Last November, Weekly Standard editor and prominent neoconservative William Kristol was asked if he wanted to renew his contract as a weekly columnist with The New York Times. “I’m ambivalent,” Kristol said. “I dunno. You gotta talk to them about that. It’s been a lot of work and I’m kinda stretched a little thin. I’ll see.”
It appears Kristol has resolved his ambivalence. At the conclusion of his Times column today, an editor’s note reads, “This is William Kristol’s last column.” However, Kristol’s last Times screed is unlikely to be a memorable one, as he meandered back and forth (as he usually does) about the superiority of conservatism, without really explaining why. For example:
Conservatives have been right more often than not — and more often than liberals — about most of the important issues of the day: about Communism and jihadism, crime and welfare, education and the family. Conservative policies have on the whole worked — insofar as any set of policies can be said to “work” in the real world.
But now Kristol’s tirades against all things progressive may have found a new home. Politico’s “Playbook” reports this morning that “he’s now beginning a monthly column in The Washington Post.” Aside from the monotony of Kristol’s opinion pieces, it might be worth reminding the Post’s editors and readers what they’re in for: factual errors. Some examples:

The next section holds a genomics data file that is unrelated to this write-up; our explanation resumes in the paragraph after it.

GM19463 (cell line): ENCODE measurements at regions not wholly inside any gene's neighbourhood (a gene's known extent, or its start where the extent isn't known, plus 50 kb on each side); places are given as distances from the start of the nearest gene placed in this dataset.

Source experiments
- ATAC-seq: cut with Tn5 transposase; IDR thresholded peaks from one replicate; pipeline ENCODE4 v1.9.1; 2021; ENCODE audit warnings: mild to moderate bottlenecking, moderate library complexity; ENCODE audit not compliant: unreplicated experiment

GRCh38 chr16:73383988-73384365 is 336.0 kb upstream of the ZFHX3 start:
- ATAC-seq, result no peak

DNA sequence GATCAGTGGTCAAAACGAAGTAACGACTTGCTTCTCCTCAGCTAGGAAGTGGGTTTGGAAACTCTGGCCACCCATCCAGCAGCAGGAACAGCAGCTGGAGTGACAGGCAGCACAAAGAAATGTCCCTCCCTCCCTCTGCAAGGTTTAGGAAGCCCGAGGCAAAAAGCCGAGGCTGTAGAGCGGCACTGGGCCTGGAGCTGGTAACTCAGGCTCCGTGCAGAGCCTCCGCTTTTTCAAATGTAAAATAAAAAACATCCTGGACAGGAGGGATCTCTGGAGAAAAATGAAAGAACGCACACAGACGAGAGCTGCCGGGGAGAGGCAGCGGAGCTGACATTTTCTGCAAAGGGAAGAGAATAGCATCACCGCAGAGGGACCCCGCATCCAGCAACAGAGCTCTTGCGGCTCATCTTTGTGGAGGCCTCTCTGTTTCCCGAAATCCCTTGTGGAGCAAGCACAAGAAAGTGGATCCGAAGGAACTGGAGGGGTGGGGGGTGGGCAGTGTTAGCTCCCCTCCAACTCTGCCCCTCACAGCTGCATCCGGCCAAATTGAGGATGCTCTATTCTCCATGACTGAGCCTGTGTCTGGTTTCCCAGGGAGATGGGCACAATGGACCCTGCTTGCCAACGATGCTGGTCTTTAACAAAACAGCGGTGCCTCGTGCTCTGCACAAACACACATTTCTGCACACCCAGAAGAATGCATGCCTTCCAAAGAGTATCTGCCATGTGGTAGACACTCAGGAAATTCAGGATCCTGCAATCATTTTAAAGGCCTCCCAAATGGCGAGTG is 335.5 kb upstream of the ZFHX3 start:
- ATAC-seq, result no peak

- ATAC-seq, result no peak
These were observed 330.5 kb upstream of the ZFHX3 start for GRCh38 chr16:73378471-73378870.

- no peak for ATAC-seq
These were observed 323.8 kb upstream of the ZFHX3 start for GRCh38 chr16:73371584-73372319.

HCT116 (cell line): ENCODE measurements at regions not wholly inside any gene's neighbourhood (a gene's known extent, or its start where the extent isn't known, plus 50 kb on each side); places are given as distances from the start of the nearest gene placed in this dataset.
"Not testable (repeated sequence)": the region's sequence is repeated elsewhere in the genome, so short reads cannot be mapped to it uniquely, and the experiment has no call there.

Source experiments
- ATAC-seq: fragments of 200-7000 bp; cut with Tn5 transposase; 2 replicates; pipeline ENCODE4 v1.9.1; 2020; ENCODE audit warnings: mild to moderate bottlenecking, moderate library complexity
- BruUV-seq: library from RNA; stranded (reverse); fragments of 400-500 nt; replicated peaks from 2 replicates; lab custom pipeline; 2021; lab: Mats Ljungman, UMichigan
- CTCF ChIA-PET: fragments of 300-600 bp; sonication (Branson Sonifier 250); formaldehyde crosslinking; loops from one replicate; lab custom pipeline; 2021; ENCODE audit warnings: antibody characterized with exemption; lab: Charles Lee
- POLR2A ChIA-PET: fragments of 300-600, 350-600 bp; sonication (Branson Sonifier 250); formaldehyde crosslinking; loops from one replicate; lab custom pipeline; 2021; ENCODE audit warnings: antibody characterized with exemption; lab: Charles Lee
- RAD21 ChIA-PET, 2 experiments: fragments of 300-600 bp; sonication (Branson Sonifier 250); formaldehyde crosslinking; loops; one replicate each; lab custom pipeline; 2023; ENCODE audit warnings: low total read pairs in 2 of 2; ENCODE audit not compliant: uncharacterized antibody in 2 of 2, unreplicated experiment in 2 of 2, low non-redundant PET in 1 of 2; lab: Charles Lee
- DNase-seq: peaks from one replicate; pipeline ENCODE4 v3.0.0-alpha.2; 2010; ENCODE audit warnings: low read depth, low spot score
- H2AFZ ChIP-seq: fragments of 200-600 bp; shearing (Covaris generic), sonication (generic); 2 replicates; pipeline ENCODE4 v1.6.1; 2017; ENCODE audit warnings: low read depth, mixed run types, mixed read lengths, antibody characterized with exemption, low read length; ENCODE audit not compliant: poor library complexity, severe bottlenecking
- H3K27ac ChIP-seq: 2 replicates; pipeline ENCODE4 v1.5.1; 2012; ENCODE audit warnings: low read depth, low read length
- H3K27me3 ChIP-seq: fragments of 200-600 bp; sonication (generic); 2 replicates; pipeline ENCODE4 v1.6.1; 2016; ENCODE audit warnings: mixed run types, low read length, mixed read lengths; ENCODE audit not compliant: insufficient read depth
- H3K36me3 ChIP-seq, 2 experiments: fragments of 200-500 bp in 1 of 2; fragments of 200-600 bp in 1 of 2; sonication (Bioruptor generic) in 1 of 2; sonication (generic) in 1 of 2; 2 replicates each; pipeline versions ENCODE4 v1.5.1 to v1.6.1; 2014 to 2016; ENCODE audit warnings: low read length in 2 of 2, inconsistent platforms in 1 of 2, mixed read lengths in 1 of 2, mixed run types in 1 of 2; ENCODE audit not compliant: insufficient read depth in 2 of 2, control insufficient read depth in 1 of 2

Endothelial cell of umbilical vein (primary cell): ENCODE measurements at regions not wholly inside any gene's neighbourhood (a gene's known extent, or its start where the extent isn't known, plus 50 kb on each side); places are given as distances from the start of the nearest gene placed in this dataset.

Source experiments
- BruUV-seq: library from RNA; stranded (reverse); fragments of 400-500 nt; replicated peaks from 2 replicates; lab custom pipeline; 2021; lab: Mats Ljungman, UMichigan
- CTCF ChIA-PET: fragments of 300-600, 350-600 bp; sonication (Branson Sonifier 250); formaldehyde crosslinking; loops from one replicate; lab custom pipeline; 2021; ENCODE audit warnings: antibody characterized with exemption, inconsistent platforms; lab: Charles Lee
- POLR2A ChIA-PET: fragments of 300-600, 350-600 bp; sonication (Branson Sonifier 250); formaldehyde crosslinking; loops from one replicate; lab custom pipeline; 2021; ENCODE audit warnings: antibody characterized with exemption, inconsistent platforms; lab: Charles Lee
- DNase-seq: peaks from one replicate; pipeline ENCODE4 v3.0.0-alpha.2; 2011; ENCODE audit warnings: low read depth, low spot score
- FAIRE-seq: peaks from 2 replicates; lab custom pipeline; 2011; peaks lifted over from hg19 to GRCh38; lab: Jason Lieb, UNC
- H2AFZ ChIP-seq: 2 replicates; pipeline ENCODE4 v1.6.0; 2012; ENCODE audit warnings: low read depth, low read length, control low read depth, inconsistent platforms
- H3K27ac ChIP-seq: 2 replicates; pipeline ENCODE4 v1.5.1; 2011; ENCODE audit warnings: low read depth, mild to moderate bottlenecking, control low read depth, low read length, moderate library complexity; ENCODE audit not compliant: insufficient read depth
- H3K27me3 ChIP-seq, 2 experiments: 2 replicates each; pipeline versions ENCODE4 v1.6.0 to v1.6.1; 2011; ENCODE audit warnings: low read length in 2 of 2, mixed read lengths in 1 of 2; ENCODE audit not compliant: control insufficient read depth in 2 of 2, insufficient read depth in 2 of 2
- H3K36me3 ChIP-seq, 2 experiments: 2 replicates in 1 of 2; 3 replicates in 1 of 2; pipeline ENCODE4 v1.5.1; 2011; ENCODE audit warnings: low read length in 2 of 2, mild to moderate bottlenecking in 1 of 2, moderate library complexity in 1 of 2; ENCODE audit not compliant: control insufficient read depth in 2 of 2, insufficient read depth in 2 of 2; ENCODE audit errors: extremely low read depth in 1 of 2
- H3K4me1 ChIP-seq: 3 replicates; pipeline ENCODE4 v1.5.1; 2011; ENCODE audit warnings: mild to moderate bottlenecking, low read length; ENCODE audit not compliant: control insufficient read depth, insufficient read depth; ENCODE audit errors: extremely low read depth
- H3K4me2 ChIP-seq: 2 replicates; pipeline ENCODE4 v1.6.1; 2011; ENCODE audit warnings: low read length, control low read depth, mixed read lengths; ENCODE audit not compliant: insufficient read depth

— Trying to defend criticism of John McCain, Kristol inaccurately wrote that there was “no basis” for the claim that McCain was not in a “cone of silence” when pastor Rick Warren interviewed Barack Obama at a Sattleback Church forum last year. In fact, the Times itself reported the opposite.
— Kristol once wrote that “he could not find a recent primary in which the candidate who would go on to win the nomination lost by as big a margin as Barack Obama lost by (41 points) in West Virginia.” Yet Mitt Romney won Utah with 90 percent of the vote.
Kristol also falsely claimed that Obama had attended a church service at Trinity United when he had not and attributed a quote to the wrong person. Given Kristol’s history with the Times, perhaps the Post will do its readers a service and assign an extra fact checker to his work.